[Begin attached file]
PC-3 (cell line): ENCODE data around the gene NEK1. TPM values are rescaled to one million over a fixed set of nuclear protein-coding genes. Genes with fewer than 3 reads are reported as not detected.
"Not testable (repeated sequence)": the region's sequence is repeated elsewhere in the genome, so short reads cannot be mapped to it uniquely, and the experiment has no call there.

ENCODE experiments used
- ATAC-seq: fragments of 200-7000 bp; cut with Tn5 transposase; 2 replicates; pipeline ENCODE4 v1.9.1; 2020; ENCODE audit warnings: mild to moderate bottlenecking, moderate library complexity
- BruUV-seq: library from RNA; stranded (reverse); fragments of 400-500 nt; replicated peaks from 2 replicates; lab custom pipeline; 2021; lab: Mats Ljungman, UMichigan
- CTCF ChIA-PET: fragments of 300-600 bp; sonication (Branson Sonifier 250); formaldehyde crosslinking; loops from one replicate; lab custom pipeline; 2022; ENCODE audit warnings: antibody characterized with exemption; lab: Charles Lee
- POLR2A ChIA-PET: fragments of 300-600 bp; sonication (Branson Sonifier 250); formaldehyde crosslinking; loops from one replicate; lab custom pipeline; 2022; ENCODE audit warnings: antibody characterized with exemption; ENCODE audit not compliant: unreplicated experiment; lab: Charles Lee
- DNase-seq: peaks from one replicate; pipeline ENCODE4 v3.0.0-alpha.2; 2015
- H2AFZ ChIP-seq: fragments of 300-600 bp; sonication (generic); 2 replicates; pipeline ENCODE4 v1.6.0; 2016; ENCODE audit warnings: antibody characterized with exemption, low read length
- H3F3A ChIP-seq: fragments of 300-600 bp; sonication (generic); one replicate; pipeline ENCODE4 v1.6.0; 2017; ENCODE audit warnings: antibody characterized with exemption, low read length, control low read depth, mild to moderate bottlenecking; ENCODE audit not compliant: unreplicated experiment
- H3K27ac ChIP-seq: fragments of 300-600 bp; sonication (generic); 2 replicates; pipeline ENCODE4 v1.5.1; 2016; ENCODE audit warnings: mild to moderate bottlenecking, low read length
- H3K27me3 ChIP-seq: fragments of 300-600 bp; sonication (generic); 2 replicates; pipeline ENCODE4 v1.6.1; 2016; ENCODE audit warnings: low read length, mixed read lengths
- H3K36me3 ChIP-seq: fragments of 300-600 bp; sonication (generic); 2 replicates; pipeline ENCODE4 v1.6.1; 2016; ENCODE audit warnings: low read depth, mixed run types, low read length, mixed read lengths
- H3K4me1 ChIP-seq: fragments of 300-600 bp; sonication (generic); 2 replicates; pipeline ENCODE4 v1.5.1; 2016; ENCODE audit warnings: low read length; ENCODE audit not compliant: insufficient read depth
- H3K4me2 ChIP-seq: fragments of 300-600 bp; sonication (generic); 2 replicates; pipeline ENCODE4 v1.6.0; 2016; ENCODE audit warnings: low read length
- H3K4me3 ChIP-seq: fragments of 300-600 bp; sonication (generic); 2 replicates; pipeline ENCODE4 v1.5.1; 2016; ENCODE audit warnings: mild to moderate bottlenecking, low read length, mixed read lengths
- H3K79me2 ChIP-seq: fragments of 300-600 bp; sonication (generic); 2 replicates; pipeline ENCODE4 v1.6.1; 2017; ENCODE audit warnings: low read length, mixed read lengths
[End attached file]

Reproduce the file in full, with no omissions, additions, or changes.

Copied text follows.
PC-3 (cell line): ENCODE data around the gene NEK1. TPM values are rescaled to one million over a fixed set of nuclear protein-coding genes. Genes with fewer than 3 reads are reported as not detected.
"Not testable (repeated sequence)": the region's sequence is repeated elsewhere in the genome, so short reads cannot be mapped to it uniquely, and the experiment has no call there.

ENCODE experiments used
- ATAC-seq: fragments of 200-7000 bp; cut with Tn5 transposase; 2 replicates; pipeline ENCODE4 v1.9.1; 2020; ENCODE audit warnings: mild to moderate bottlenecking, moderate library complexity
- BruUV-seq: library from RNA; stranded (reverse); fragments of 400-500 nt; replicated peaks from 2 replicates; lab custom pipeline; 2021; lab: Mats Ljungman, UMichigan
- CTCF ChIA-PET: fragments of 300-600 bp; sonication (Branson Sonifier 250); formaldehyde crosslinking; loops from one replicate; lab custom pipeline; 2022; ENCODE audit warnings: antibody characterized with exemption; lab: Charles Lee
- POLR2A ChIA-PET: fragments of 300-600 bp; sonication (Branson Sonifier 250); formaldehyde crosslinking; loops from one replicate; lab custom pipeline; 2022; ENCODE audit warnings: antibody characterized with exemption; ENCODE audit not compliant: unreplicated experiment; lab: Charles Lee
- DNase-seq: peaks from one replicate; pipeline ENCODE4 v3.0.0-alpha.2; 2015
- H2AFZ ChIP-seq: fragments of 300-600 bp; sonication (generic); 2 replicates; pipeline ENCODE4 v1.6.0; 2016; ENCODE audit warnings: antibody characterized with exemption, low read length
- H3F3A ChIP-seq: fragments of 300-600 bp; sonication (generic); one replicate; pipeline ENCODE4 v1.6.0; 2017; ENCODE audit warnings: antibody characterized with exemption, low read length, control low read depth, mild to moderate bottlenecking; ENCODE audit not compliant: unreplicated experiment
- H3K27ac ChIP-seq: fragments of 300-600 bp; sonication (generic); 2 replicates; pipeline ENCODE4 v1.5.1; 2016; ENCODE audit warnings: mild to moderate bottlenecking, low read length
- H3K27me3 ChIP-seq: fragments of 300-600 bp; sonication (generic); 2 replicates; pipeline ENCODE4 v1.6.1; 2016; ENCODE audit warnings: low read length, mixed read lengths
- H3K36me3 ChIP-seq: fragments of 300-600 bp; sonication (generic); 2 replicates; pipeline ENCODE4 v1.6.1; 2016; ENCODE audit warnings: low read depth, mixed run types, low read length, mixed read lengths
- H3K4me1 ChIP-seq: fragments of 300-600 bp; sonication (generic); 2 replicates; pipeline ENCODE4 v1.5.1; 2016; ENCODE audit warnings: low read length; ENCODE audit not compliant: insufficient read depth
- H3K4me2 ChIP-seq: fragments of 300-600 bp; sonication (generic); 2 replicates; pipeline ENCODE4 v1.6.0; 2016; ENCODE audit warnings: low read length
- H3K4me3 ChIP-seq: fragments of 300-600 bp; sonication (generic); 2 replicates; pipeline ENCODE4 v1.5.1; 2016; ENCODE audit warnings: mild to moderate bottlenecking, low read length, mixed read lengths
- H3K79me2 ChIP-seq: fragments of 300-600 bp; sonication (generic); 2 replicates; pipeline ENCODE4 v1.6.1; 2017; ENCODE audit warnings: low read length, mixed read lengths